How to Mount and Access Hard Drives in Windows Subsystem for Linux

When you finish installing WSL and open the terminal for the first time, you’ll probably be wondering how to access the files on your C: drive or other hard drives, flash drives, etc.

WSL will mount your hard drives for you automatically under the /mnt directory. The C: drive can always be accessed there, and usually other fixed NTFS drives that you have installed will be mounted there as well. But if you don’t see them, they are easy to mount.

Accessing the C: drive

Your main hard drive should always be accessible under /mnt/c

A simple change directory command should take you to the root of your C: drive…

cd /mnt/c

Accessing other drives and removable media

If you have a second hard drive or removable media such as a flash drive, you can try accessing them through the /mnt directory as well, obviously by appending the appropriate drive letter to /mnt/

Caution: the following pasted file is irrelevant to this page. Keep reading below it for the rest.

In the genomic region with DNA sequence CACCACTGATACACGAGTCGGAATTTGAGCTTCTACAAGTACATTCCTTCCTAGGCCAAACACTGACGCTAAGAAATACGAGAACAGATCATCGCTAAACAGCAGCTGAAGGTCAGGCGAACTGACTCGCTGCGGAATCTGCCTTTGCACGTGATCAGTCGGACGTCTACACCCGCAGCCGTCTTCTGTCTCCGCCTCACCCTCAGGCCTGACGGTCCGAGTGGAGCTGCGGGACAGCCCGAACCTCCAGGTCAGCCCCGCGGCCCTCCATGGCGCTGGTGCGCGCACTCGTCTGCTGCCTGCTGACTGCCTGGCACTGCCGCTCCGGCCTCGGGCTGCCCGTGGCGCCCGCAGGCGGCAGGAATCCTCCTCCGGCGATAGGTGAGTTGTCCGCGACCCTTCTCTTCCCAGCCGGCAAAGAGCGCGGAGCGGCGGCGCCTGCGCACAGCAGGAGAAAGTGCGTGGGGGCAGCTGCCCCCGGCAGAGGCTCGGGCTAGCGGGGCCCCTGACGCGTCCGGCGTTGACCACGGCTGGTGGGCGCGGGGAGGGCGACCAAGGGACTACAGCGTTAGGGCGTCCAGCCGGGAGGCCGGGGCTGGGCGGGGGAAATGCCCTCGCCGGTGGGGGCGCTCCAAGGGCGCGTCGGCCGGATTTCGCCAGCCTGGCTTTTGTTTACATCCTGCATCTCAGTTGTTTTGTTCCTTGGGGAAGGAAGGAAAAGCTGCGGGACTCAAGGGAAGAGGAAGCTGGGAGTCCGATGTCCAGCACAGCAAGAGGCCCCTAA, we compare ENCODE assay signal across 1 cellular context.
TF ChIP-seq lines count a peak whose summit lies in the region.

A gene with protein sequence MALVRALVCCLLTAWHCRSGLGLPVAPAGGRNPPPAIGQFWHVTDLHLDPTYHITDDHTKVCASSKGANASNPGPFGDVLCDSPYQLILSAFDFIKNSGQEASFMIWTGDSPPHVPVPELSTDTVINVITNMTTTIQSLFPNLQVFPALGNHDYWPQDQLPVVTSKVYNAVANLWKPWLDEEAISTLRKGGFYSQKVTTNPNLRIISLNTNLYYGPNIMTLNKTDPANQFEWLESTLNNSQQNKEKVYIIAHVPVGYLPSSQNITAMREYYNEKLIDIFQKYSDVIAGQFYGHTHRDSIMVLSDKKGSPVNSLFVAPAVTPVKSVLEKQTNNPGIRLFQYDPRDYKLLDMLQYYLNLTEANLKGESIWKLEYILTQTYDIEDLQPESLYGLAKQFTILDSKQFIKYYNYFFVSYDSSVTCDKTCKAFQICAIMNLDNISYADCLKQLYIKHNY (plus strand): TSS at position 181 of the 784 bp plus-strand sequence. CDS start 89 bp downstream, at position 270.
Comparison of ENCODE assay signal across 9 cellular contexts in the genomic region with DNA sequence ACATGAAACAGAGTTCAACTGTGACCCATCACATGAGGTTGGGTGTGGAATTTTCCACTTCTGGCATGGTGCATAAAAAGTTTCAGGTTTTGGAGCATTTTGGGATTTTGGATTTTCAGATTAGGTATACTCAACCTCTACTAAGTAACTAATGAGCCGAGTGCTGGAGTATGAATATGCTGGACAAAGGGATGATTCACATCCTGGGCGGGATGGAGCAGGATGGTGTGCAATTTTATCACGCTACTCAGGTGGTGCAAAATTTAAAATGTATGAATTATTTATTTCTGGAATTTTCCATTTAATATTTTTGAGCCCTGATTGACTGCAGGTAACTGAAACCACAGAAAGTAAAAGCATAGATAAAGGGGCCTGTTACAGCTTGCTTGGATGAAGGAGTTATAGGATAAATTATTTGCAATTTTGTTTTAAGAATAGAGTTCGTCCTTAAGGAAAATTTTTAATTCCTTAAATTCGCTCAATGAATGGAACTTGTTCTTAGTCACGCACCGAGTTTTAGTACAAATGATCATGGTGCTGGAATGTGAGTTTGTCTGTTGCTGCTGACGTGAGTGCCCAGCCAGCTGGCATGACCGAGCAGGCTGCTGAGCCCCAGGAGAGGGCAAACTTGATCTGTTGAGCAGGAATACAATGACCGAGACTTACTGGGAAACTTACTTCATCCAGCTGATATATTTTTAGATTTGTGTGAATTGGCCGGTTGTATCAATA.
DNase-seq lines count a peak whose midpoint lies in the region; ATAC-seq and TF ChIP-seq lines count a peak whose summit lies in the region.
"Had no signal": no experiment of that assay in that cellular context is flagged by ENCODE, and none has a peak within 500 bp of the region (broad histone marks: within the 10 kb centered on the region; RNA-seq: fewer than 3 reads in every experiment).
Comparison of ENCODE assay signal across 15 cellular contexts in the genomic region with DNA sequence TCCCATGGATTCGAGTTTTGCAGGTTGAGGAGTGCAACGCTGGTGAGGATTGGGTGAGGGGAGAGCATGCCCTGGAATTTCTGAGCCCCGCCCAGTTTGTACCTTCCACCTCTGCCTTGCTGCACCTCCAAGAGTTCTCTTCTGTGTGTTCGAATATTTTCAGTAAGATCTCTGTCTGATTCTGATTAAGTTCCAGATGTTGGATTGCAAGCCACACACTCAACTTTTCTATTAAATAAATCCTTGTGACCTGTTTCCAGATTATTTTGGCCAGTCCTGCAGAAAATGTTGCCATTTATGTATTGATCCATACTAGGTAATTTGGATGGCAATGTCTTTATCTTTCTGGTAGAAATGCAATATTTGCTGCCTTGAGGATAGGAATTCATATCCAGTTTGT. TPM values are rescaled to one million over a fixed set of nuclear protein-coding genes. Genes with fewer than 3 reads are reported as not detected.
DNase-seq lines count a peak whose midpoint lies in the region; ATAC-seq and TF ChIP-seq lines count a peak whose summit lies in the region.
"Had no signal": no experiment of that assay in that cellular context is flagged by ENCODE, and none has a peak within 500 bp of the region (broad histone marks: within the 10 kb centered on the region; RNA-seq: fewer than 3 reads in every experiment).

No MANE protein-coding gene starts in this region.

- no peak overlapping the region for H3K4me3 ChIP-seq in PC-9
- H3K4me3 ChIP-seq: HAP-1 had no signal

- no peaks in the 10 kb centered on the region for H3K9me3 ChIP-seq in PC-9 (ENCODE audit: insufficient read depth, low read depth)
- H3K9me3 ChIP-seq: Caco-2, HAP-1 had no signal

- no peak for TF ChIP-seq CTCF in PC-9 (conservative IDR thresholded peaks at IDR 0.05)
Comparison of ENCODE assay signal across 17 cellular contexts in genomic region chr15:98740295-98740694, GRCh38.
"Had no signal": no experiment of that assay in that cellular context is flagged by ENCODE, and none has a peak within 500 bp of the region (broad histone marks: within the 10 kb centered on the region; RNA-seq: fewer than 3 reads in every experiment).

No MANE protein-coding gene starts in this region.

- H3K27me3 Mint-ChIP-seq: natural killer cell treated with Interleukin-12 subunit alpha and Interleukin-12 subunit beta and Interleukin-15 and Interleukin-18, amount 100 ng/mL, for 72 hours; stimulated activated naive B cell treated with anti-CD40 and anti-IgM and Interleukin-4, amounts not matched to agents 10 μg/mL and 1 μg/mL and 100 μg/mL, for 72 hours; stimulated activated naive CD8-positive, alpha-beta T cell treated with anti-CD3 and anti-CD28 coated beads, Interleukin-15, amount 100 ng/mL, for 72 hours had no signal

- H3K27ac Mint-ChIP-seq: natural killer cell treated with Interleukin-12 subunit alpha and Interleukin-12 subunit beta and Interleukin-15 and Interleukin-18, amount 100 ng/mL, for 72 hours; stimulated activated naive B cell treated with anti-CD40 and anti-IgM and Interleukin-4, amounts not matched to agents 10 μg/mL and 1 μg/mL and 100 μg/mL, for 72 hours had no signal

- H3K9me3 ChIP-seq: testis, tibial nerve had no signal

If you can’t access your drives/media that way, you’ll just need to mount them first, which Windows has made very simple in WSL. In this example, we’ll mount and access drive D: in Ubuntu on Windows Subsystem for Linux.


sudo mkdir /mnt/d
sudo mount -t drvfs D: /mnt/d


cd /mnt/d && ls

Mounting and accessing a drive in WSL

You can mount your media anywhere you’d like; the thing to note here is that you must use Microsoft’s DrvFS when mounting accessible media within the subsystem.

In the case of removable media, you unmount them in the traditional way for safe removal:

sudo umount /mnt/d

Adding drives to fstab

To automatically mount drives, edit the /etc/fstab file and add a line:

D: /mnt/d drvfs defaults 0 0

Of course, change D: to any hard drive letter you need, as well as the mount point.


  • Christopher Lent says:

    Read only mode is useful and could be added to the page.

    root@other-laptop:~# mount -t drvfs D: /mnt/d
    root@other-laptop:~# mount |grep -E ‘/mnt/[cd]’
    C:\ on /mnt/c type drvfs (rw,noatime,uid=1000,gid=1000,case=off)
    D: on /mnt/d type drvfs (rw,relatime,case=off)
    root@other-laptop:~# umount /mnt/d
    root@other-laptop:~# mount -o ro -t drvfs D: /mnt/d
    root@other-laptop:~# mount |grep -E ‘/mnt/[cd]’
    C:\ on /mnt/c type drvfs (rw,noatime,uid=1000,gid=1000,case=off)
    D: on /mnt/d type drvfs (ro,relatime,case=off)

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